The German spelling reform (Rechtschreibreform) was an international agreement signed in 1996 by the governments of the German-speaking countries (Germany, Austria, and Switzerland), about the reform of German spelling. This is being phased in gradually, and not until 2006 will use of the old spellings be unacceptable.
The spelling reform is an attempt to simplify and making the orthography easier to learn, without changing the familiar rules of the German language substantially. Most of the reforms are changing ß to ss (Schloss instead of Schloß) after short vowels, some reanalysis of compound words into separate words, (ab sein instead of absein), demerging of letters in compound words (Stemmmeißel instead of Stemmeißel), and regularising of loan words (Cornedbeef instead of Corned beef).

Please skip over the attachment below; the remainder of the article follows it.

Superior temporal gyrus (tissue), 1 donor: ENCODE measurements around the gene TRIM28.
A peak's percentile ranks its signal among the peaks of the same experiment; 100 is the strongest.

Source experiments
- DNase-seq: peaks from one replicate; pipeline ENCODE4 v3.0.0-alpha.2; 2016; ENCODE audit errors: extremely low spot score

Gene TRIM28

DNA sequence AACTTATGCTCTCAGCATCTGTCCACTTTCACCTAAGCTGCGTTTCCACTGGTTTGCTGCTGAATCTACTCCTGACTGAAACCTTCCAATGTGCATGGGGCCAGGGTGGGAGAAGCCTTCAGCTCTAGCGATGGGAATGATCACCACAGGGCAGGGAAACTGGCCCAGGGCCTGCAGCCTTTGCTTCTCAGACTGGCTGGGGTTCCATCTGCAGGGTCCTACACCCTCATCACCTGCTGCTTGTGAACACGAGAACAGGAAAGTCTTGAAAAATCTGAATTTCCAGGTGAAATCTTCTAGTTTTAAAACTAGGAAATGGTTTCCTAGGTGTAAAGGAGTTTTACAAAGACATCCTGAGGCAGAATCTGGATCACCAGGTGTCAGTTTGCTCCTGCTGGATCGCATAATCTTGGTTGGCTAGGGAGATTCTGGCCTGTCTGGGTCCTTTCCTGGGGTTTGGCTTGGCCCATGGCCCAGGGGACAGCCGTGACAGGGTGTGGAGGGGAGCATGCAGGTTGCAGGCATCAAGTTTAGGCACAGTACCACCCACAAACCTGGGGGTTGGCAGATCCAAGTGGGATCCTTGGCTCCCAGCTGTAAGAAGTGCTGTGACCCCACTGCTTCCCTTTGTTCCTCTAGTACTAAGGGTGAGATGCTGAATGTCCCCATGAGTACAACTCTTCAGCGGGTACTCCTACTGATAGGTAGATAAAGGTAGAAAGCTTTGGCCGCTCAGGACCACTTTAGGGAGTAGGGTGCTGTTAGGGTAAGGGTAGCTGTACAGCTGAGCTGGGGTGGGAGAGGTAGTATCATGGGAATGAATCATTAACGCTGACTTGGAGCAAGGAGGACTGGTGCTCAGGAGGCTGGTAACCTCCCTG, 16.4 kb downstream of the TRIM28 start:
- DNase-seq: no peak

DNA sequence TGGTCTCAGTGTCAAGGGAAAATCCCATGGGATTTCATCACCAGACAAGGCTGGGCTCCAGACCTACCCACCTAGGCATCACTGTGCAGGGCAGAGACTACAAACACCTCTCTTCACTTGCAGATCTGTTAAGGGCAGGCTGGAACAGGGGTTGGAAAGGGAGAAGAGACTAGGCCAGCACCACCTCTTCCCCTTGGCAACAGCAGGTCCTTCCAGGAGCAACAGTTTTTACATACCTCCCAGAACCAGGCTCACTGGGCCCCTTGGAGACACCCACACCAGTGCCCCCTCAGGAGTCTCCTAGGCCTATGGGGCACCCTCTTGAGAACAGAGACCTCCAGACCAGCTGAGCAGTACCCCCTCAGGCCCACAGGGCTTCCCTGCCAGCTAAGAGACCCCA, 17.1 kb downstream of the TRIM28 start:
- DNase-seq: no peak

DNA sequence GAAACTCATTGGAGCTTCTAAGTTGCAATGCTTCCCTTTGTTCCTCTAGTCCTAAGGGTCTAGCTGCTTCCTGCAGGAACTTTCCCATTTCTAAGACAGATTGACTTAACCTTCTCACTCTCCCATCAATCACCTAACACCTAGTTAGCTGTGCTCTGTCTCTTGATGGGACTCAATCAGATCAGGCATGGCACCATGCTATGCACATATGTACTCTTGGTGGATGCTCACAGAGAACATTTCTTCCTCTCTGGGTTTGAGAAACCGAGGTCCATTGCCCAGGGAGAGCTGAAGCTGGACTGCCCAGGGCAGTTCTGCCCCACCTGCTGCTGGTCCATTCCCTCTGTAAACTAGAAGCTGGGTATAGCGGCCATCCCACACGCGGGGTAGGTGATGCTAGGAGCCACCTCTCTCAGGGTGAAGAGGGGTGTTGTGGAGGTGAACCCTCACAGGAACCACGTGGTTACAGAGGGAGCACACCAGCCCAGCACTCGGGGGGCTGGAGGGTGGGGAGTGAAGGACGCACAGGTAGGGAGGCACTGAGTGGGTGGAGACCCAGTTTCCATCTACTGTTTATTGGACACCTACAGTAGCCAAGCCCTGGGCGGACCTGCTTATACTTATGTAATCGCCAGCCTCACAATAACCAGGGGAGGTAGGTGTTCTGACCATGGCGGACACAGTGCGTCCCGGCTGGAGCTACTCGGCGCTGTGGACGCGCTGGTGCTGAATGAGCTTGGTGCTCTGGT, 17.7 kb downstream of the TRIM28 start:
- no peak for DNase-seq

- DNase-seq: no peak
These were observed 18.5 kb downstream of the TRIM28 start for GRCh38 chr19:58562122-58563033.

The reform has not been without controversy. A referendum in Schleswig-Holstein voted against the new orthography in 1998, and on August 1, 2000, the leading conservative daily, Frankfurter Allgemeine Zeitung, returned to the older spelling. Most books and newspapers nowadays are published more or less in the new spelling.
See also: Spelling reform